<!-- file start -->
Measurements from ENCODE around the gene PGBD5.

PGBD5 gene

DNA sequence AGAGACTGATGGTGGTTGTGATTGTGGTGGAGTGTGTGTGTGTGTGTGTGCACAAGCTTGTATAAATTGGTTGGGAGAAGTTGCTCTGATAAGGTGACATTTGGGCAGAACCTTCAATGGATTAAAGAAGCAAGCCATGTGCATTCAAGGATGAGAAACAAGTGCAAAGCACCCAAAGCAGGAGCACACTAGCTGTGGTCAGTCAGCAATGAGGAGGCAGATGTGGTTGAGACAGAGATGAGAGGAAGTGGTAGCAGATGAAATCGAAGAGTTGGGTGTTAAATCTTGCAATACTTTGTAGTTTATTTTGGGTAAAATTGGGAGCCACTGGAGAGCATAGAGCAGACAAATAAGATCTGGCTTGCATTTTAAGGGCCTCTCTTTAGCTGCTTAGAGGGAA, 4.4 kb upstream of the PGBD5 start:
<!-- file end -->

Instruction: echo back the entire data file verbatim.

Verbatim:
Measurements from ENCODE around the gene PGBD5.

PGBD5 gene

DNA sequence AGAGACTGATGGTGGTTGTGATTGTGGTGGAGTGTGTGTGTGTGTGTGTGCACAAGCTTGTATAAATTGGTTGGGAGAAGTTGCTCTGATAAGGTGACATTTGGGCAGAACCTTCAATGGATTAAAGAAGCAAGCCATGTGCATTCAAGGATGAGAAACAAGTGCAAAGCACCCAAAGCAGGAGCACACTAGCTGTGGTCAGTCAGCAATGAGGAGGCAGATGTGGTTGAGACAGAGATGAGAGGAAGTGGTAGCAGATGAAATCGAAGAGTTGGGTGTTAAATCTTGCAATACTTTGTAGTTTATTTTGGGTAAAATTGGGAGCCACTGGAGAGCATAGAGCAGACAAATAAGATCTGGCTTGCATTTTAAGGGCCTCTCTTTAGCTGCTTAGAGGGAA, 4.4 kb upstream of the PGBD5 start: